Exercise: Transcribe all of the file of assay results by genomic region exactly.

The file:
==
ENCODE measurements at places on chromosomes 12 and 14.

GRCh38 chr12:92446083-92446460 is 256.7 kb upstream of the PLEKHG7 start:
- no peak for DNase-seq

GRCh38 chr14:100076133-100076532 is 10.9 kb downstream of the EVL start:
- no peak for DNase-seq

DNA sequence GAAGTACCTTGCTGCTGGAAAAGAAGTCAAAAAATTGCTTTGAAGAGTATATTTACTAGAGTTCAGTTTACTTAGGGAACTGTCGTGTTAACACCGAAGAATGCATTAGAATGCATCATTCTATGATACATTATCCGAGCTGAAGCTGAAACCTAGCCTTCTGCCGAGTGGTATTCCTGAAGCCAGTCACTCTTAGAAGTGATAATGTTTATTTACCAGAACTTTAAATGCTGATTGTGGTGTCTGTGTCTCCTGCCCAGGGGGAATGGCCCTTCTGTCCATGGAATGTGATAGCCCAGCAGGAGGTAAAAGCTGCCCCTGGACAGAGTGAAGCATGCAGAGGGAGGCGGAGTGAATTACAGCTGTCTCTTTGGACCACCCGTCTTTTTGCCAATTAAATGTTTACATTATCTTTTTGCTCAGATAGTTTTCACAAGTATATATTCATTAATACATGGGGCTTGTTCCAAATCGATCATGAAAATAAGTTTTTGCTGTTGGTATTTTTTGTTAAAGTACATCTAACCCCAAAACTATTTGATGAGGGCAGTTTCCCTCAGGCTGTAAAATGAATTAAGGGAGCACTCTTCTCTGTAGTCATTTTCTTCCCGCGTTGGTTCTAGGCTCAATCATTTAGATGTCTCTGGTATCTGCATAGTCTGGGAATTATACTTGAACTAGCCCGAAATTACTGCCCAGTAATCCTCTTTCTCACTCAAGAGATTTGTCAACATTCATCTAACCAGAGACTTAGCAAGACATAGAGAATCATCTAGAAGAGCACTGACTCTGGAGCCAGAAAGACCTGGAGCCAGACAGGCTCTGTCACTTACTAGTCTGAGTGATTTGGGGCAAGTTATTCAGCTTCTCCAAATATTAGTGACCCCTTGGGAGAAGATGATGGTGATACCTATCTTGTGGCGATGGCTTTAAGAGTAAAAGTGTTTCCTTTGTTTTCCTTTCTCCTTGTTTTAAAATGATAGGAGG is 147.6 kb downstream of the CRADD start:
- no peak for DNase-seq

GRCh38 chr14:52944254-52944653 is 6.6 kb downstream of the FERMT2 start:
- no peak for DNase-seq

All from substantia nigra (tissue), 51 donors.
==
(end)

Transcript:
ENCODE measurements at places on chromosomes 12 and 14.

GRCh38 chr12:92446083-92446460 is 256.7 kb upstream of the PLEKHG7 start:
- no peak for DNase-seq

GRCh38 chr14:100076133-100076532 is 10.9 kb downstream of the EVL start:
- no peak for DNase-seq

DNA sequence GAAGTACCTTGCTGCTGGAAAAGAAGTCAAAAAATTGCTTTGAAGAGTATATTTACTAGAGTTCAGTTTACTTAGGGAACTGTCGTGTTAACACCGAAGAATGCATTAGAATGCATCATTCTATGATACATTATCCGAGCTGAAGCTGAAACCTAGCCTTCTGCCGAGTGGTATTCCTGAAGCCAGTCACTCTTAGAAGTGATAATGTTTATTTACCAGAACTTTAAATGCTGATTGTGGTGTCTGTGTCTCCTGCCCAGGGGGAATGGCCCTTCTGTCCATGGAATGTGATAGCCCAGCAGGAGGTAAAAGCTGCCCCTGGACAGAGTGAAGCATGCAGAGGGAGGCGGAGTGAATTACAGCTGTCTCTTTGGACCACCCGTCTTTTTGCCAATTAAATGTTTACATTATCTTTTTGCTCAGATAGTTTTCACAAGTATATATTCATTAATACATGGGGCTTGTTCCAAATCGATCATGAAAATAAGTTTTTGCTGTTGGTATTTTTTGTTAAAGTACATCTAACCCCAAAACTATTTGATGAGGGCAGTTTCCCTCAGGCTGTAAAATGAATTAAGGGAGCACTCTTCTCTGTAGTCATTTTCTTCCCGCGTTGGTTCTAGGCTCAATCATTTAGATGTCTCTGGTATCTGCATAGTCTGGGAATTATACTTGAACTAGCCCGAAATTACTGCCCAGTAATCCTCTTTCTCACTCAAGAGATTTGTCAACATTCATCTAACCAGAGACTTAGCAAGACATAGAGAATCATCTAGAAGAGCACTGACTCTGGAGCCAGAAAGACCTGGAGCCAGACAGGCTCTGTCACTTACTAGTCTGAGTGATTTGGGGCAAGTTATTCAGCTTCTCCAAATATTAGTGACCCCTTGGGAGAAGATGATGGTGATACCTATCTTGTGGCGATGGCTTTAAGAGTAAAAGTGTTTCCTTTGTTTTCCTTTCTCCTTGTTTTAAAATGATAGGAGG is 147.6 kb downstream of the CRADD start:
- no peak for DNase-seq

GRCh38 chr14:52944254-52944653 is 6.6 kb downstream of the FERMT2 start:
- no peak for DNase-seq

All from substantia nigra (tissue), 51 donors.